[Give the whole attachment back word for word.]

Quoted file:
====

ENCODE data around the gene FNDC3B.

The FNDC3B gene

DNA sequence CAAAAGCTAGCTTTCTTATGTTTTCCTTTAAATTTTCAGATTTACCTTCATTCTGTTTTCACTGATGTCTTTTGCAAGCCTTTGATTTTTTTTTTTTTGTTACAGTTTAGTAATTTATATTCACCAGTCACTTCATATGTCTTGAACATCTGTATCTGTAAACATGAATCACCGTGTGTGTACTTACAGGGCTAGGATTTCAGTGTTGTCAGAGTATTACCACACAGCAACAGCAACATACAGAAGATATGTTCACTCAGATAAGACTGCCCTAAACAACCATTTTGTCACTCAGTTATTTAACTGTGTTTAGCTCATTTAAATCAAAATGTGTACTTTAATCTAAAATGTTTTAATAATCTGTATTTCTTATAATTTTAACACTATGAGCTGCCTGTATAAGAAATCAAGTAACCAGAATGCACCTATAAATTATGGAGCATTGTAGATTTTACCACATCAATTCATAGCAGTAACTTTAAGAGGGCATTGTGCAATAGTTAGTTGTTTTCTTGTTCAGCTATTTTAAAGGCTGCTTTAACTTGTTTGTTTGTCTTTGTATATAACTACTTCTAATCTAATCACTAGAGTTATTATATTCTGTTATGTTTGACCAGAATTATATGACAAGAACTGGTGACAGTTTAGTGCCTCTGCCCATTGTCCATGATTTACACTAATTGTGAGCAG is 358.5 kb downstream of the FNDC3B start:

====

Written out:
ENCODE data around the gene FNDC3B.

The FNDC3B gene

DNA sequence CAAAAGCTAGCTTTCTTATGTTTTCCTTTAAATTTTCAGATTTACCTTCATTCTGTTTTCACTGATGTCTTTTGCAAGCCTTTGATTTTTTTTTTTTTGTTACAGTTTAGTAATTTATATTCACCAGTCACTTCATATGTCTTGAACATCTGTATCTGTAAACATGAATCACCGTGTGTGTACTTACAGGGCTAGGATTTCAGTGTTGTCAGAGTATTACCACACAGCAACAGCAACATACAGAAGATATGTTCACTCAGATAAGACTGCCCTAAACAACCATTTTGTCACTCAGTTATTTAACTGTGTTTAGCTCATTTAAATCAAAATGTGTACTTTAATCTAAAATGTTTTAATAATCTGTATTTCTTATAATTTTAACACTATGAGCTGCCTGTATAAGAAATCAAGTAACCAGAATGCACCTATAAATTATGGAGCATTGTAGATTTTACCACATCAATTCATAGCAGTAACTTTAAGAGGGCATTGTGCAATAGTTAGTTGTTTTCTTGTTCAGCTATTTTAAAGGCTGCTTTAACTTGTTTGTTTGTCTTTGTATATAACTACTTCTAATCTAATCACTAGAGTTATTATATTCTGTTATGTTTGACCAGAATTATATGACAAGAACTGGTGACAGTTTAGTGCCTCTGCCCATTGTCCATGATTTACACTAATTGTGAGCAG is 358.5 kb downstream of the FNDC3B start: